The judge has ruled – The Puerto Rican parade returns

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On Jan. 10, Members of Accion Rescate (a group of Puerto Rican stakeholders including past presidents of the Puerto Rican Parade Committee), claimed victory as Cook County Justice Sophia Hall ruled in favor of forcing the Puerto Rican Parade Committee of Chicago to hold elections to elect a new PRPC’s president, which means that the Puerto Rican community will continue to have their Parade downtown after all.

“This is a victory! We never lost hope in winning this case because our arguments against the PRPCC were very clear from the very beginning,” said Leoncio Vazquez, executive director of the Spanish Action Coalition and one of the plaintiffs named in the lawsuit.
The ruling puts an end to a historic court case filed in October of 2012 by a group of members of the Puerto Rican community of Chicago who challenged the abrupt decision made by the current president of the organization, Angel Medina, after he cancelled the traditional elections that gathered over 2,000 Chicago Puerto Rican participants every two years. The community outrage and controversy escalated when Medina cancelled the 45th Annual Puerto Rican Parade in downtown Chicago that was scheduled for June 15 of last year and held it in Humboldt Park.

“We’ve had an amazing response on Facebook when it was announced that elections were going to be held again. Almost ninety five percent of the people were super positive because people were taken away from something that was their tradition. Now people appreciate it more!” said Xavier Nogueras, who was the youngest member of Accion Rescate and also one of the plaintiffs named in the lawsuit.

Dr. Julio Cruz, past vice president of PRPCC and one of the plaintiffs called to testify, said that “the ruling sends a strong message to Medina and other individuals of his administration that those who abuse their power for their own personal interests, intent to betray and lie to the people will be brought to justice.”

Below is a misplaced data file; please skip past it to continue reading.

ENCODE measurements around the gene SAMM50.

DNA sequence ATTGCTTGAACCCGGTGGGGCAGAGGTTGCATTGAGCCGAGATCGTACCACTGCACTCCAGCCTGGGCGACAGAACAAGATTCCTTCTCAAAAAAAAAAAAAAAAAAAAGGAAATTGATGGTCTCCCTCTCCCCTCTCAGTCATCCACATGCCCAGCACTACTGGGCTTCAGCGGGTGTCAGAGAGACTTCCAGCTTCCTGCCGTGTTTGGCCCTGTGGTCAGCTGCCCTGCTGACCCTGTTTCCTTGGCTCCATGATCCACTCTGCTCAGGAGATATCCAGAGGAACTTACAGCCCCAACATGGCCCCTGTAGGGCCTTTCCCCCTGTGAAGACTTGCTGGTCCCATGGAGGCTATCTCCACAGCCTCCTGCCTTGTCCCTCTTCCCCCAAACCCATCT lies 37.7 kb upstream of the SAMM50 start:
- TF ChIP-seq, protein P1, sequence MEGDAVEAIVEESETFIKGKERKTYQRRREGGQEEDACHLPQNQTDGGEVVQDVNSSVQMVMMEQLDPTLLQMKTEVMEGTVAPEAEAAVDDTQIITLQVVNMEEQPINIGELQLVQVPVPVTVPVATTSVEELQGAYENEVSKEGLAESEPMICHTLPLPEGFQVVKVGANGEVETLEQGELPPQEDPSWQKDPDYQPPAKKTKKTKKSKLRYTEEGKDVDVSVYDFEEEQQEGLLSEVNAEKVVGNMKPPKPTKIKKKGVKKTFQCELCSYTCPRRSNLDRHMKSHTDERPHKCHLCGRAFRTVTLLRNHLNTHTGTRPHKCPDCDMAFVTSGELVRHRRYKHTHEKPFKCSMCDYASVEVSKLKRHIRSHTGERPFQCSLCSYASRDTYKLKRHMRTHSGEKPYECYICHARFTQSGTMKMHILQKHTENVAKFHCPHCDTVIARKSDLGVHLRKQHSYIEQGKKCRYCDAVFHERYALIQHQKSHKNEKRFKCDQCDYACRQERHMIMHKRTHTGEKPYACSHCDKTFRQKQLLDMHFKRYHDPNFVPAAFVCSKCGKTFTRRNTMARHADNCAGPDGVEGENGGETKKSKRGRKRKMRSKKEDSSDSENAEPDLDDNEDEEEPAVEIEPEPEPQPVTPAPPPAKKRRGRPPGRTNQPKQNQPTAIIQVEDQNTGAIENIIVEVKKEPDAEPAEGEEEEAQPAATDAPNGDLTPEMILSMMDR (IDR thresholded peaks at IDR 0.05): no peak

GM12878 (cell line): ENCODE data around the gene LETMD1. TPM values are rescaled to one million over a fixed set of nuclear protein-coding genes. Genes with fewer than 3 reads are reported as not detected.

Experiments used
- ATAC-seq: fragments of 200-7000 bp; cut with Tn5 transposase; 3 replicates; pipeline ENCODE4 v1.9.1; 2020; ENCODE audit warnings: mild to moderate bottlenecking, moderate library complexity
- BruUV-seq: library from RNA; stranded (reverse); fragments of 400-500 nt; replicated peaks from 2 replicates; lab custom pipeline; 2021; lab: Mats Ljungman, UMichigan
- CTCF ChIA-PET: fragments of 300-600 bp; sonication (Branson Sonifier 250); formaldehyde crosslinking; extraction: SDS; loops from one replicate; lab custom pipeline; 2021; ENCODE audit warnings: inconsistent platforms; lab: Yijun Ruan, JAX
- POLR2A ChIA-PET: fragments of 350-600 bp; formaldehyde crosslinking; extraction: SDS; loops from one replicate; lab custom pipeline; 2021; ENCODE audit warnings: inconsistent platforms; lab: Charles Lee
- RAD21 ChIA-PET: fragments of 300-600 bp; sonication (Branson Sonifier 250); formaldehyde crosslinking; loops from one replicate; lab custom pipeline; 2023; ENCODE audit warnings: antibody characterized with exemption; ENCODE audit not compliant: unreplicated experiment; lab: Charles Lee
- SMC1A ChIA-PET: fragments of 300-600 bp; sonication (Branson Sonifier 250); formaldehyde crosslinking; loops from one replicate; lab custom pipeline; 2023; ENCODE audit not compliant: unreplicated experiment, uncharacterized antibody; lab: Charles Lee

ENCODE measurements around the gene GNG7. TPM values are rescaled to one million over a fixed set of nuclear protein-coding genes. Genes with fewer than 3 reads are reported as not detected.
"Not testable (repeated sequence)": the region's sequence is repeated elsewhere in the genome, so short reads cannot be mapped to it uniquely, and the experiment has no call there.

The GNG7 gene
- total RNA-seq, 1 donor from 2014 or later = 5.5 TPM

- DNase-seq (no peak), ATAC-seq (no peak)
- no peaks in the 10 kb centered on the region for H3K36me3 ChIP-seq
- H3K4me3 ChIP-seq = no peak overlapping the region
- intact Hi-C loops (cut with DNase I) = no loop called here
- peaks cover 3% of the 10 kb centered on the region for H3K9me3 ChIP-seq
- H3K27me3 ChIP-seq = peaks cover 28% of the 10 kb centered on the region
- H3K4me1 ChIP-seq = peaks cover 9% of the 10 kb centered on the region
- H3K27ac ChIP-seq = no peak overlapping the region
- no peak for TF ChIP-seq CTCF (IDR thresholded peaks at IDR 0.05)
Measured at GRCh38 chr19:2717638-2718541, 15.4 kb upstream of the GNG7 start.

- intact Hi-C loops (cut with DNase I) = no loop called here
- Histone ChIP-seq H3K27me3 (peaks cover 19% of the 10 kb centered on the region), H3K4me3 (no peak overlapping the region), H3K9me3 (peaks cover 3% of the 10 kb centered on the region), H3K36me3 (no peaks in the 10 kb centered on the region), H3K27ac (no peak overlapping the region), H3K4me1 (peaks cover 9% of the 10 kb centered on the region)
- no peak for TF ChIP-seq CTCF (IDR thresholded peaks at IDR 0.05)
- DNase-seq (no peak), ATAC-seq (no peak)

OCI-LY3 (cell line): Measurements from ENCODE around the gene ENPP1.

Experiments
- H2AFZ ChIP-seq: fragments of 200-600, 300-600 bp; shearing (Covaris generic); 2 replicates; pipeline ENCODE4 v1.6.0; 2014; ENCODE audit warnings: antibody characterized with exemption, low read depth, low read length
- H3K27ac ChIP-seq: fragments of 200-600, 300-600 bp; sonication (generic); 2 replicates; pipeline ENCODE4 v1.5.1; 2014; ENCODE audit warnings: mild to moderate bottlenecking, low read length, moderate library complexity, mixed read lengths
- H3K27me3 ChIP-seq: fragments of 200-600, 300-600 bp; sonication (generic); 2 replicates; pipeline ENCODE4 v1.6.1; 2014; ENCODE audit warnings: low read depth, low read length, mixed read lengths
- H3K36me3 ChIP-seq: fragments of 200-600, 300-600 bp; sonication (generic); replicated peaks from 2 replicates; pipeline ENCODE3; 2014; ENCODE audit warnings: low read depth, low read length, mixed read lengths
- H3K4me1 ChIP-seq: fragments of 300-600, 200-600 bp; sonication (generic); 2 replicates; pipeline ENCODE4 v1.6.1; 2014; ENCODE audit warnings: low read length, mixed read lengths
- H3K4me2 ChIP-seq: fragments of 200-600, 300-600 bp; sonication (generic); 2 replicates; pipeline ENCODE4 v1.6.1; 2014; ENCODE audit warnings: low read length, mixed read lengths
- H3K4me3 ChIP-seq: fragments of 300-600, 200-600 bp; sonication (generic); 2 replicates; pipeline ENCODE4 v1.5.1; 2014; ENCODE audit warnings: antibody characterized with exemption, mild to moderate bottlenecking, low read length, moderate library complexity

The court decision includes two important points: the first is to hold elections for the PRPCC by popular vote as soon as possible, as mandated by the organization’s original bylaw. “I do hope we will have elections before June and before the parade so we can work on the parade. I do hope that we will have elections soon,” said Cruz. Second, the current bylaws were ruled “invalid” as amendment by past president Mike Sanchez in 2006, to elect the president by a board of directors, not by popular vote. In accordance with the judge’s ruling it appears that Medina did not have the authority to cancel the Puerto Rican parade downtown.

“Our parade is the most recognized brand. These group of old seniors paid over $70,000 to hire a lawyer and to do it all on their own and to win is remarkable,” said Nogueras.

According to the decree, evidence was presented concerning the handling of the finances of the PRPCC during Medina’s administration from 2010 to the date of the trial. The Profit and Loss Statement for October 2011 to September 2012 showed losses of $100, 746.67. “Gratuities” in the total amount of $21, 263.50 were given to volunteers. In 2013, the Puerto Rican parade entered into a contract with the Special Events group to run the festival but information on the expenses was not available at the trial.

Accion Rescate plans to draft a plan of action on how the elections process will be handled, including the creation of a special committee formed by representatives of community organizations and other stakeholders to ensure transparency during the process and a encourage a greater voting participation of the members of the Puerto Rican community .

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This post is also available in: Spanish